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King's speech wins Oscar for half-truths

As everyone who buys their own food and fuel knows, price rises are accelerating. Even in the unlikely event that the revolutionary uprisings in the Middle East and North Africa don’t push oil prices even higher, inflation in the UK is shooting past 4% and heading towards double that by the middle of the year.

The supermarkets which control 75% of groceries, have already doubled the inflation coming through the commodity markets. They’ve pushed the price of processed food up by as much as 6.5% as they try to protect their profits from falling demand.

As the world has seen, when rising prices push food beyond reach even the most autocratic governments feel the anger of the people.

Inflation is just one side of the global crisis. It is the direct and inevitable result of desperate attempts by governments and central banks to reverse the implosion of the global financial system in 2007-8. They poured in trillions of dollars, pounds, yen, and yuan, hoping to restart lending through commercial banks that they had rescued with money borrowed in advance – without asking – from billions of ordinary people, their children and grandchildren.

It was clear from the outset – at least to some – that the growth needed to repay the debt will never materialise. But they had to try. So another solution to the worsening debt crisis is now in play – higher taxes and cuts in government spending which have already provoked social upheaval throughout Europe.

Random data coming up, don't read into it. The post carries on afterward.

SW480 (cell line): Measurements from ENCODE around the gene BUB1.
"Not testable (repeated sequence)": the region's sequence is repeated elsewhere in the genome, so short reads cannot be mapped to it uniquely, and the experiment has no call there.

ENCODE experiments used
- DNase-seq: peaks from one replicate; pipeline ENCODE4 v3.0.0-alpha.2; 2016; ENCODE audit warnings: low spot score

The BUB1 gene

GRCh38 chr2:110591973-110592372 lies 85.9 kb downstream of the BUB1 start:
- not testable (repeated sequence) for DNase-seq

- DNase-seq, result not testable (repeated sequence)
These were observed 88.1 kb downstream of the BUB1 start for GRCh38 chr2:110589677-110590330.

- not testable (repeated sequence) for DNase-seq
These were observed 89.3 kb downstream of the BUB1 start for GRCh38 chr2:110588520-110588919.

Now the reality is hitting home. Mervyn King, governor of the Bank of England, told MPs yesterday:

The research makes it clear that the impact of these crises lasts for many years. It is not like an ordinary recession, where you lose output and get it back quickly. We may not get the lost output back for very many years, if ever.

And, he added something that should strike fear into the parliamentarians:

The price of this financial crisis is being borne by people who absolutely did not cause it. Now is the period when the cost is being paid, I'm surprised that the degree of public anger has not been greater than it has.

Maybe King is thinking of joining the national demonstration called by the TUC for March 26, which looks like turning into the Britain’s very own Day of Rage. King told the Treasury select committee that the billions spent bailing out the banks and the need for public spending cuts were the fault of the financial services sector. And so he’s now proposing that rather than rescuing ailing banks, ways should be found to allow them to fail, albeit gracefully.

But the bankers’ banker is only telling half the story, or at best one side of it, to shield the real villain in all this – the capitalist system of production for profit. This is the elephant in the room that few people want to speak of. Certainly not the TUC nor Ed Milband and his let's-build-a “prosperous capitalism”-party which we wrote about yesterday.